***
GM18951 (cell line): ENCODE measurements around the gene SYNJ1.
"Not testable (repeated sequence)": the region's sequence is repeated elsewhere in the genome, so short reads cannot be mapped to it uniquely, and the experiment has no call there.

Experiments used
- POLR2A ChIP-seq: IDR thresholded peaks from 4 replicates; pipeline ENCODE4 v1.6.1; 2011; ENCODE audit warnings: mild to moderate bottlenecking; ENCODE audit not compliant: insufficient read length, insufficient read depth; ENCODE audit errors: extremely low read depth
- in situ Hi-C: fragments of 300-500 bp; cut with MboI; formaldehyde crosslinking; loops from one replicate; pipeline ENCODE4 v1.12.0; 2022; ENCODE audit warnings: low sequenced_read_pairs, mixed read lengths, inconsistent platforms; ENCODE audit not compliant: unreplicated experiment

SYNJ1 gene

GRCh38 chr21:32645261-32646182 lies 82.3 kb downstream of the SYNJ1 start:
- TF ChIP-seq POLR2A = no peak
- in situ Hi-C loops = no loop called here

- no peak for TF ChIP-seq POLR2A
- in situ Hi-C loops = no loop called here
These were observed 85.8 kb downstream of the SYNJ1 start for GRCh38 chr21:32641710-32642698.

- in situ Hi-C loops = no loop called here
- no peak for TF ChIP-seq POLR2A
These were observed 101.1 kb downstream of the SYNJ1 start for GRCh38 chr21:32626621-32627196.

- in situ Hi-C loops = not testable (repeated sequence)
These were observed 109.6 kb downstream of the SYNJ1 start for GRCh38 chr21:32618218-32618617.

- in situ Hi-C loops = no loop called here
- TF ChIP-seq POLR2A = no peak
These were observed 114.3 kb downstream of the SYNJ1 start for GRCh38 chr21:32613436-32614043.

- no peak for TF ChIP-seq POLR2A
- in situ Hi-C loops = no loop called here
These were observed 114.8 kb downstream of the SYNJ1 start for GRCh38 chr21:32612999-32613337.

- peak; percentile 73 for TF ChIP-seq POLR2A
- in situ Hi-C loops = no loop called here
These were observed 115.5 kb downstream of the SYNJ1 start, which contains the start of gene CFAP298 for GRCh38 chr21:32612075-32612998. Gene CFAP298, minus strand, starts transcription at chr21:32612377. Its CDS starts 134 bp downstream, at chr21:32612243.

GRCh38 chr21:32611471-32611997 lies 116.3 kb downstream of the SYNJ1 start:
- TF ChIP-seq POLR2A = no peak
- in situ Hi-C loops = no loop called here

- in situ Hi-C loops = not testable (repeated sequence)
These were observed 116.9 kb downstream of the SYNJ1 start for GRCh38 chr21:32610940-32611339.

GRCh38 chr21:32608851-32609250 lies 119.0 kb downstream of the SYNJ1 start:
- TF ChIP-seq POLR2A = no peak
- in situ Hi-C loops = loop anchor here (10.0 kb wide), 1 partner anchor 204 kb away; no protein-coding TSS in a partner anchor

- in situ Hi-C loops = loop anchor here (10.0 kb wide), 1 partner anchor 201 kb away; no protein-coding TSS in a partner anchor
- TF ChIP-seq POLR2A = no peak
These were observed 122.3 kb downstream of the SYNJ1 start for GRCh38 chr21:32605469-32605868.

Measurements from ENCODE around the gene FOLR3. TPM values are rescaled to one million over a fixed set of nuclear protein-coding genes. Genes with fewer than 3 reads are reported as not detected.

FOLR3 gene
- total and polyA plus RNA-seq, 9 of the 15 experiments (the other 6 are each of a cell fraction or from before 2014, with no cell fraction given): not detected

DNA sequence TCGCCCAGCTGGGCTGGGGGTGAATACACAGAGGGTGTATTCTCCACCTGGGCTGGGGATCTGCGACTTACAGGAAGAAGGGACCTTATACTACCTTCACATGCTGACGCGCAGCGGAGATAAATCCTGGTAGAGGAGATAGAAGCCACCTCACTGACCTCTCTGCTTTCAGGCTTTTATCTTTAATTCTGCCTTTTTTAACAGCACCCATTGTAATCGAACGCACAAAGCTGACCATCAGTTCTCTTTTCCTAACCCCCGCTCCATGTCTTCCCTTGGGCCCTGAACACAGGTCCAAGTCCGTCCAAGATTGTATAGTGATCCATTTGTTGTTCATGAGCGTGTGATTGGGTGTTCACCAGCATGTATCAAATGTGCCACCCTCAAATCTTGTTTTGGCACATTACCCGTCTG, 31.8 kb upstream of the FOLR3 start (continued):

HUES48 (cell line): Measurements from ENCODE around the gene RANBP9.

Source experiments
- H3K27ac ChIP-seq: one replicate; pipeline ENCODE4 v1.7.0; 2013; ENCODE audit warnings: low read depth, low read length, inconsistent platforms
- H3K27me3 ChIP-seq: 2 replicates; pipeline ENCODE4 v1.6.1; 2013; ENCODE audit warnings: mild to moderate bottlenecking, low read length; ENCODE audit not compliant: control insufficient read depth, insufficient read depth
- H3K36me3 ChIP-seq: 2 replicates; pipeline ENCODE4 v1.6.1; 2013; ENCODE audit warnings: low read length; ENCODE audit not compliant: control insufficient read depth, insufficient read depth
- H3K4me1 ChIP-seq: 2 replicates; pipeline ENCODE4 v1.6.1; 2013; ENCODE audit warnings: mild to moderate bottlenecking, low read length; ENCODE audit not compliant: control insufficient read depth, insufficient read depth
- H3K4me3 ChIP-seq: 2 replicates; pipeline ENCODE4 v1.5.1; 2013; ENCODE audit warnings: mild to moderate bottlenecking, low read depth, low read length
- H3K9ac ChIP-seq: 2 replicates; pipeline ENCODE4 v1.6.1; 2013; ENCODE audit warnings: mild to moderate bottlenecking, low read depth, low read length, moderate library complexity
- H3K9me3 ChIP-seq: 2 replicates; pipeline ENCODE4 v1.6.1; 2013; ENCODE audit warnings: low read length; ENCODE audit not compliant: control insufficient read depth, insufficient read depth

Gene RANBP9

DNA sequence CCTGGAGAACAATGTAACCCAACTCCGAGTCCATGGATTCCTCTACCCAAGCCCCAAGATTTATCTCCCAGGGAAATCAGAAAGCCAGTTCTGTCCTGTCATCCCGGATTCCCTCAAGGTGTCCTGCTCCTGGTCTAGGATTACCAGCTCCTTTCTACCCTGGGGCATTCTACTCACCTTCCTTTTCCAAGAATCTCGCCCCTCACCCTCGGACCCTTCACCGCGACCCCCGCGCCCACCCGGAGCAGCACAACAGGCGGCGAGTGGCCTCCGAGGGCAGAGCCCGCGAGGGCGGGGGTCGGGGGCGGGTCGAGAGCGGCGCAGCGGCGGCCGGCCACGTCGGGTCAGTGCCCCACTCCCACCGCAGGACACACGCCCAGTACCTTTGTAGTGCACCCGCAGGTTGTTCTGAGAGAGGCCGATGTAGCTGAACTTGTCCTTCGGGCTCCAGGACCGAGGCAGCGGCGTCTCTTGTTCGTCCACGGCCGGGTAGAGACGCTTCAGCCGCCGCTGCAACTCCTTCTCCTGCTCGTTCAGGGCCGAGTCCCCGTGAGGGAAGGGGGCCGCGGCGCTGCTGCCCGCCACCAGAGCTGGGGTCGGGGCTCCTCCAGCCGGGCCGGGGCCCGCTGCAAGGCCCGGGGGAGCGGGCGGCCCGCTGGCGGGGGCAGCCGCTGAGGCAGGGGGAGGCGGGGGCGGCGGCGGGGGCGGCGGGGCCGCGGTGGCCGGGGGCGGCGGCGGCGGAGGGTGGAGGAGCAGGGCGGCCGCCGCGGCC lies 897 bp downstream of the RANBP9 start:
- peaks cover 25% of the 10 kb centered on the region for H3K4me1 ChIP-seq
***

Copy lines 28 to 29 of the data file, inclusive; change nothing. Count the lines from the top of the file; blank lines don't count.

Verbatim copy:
- TF ChIP-seq POLR2A = no peak
- in situ Hi-C loops = no loop called here